Players, coaches, and fans get on these sites and speak their opinions with zero consequence unless someone finds out their identity. Is it that big of a deal? I think it can be. In the past people went to the local barbershop or wherever and publicly said what they believe. That is more admirable than hiding behind a name, unknown in your accusations.

But these opinions can spread to people who, more often than not, are not as informed on the subject and consider it to be the truth because such and such said so.  I recently had an opinion on a coach and what he was doing then finished with these words: "of course, I don't go to their practices, I have watched few games, and I don't know what he is trying to do, so because of that I really don't have an informed opinion." There are people passed off as educated who do not know anything other than what they see and read in the papers about sports players and teams or hear gossip from their friends and then they form opinions.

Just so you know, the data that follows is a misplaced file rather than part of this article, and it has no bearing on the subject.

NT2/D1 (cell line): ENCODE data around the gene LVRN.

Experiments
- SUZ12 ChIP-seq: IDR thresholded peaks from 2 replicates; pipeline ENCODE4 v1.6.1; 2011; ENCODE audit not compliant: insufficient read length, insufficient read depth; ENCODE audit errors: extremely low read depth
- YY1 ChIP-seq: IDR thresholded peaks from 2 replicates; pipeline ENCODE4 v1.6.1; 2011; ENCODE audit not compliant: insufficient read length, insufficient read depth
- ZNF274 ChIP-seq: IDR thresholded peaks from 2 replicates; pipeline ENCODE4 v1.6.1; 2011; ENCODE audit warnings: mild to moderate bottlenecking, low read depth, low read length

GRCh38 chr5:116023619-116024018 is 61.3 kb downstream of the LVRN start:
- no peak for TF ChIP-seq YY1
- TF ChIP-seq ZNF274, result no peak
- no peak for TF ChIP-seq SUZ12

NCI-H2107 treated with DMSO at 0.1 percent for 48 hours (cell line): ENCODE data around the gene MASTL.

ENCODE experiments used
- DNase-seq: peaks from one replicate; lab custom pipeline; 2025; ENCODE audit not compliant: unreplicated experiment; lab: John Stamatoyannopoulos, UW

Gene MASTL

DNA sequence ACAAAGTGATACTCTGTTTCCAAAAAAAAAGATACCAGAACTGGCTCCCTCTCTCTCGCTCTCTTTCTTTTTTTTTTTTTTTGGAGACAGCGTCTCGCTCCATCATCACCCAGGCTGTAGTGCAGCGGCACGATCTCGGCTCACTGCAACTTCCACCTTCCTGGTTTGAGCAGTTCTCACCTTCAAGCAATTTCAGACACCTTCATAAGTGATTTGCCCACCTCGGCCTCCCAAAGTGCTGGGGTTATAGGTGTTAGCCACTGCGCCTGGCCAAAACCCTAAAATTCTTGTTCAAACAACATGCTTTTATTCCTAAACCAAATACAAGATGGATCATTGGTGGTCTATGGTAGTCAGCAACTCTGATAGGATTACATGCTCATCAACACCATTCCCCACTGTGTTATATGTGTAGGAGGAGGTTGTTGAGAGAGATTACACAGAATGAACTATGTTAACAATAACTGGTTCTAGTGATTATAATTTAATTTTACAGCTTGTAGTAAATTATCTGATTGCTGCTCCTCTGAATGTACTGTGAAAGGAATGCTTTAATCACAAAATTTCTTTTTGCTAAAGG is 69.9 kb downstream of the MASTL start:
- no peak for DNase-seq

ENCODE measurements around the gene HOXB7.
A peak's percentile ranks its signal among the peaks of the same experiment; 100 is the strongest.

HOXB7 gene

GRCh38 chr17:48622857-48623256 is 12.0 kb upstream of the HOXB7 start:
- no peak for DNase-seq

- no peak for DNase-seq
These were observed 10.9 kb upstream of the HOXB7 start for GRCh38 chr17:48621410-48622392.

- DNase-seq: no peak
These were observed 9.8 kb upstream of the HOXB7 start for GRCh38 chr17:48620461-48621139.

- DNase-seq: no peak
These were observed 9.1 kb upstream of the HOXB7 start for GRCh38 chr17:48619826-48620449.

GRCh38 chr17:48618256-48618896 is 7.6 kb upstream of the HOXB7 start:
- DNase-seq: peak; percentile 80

People go on these websites and pontificate about high school kids and coaches who are working to make the players and teams better. I know that things posted on these sites cause hurt feelings and break teams apart.  It happened to my teams and other people that we know in the area who got tired of this happening to them, their family members, their teams, and their players.

Facebook is a little better in that an opinion is right there next to a name and/or picture, but people feel that they are more insulated online. However, on Facebook, you know where people stand and the longer Facebook and Twitter are around, the more bold people are getting, but it does allow coaches to know where parents/fans stand.

Next time you read a message board read it this way..."I don't have a dog in this hunt" (yes, you do and are leading the hunting party); "It's not just me, a lot of people think this" (no, it's just you and/or your family and friends); "I just don't understand what he is trying to do" (yea...I agree with that one, you don't understand); "the kids really played hard despite the loss" (my son/daughter scored some points and got to play); "we won, but the coach was horrible" (my son/daughter didn't score or play as much as I thought they should).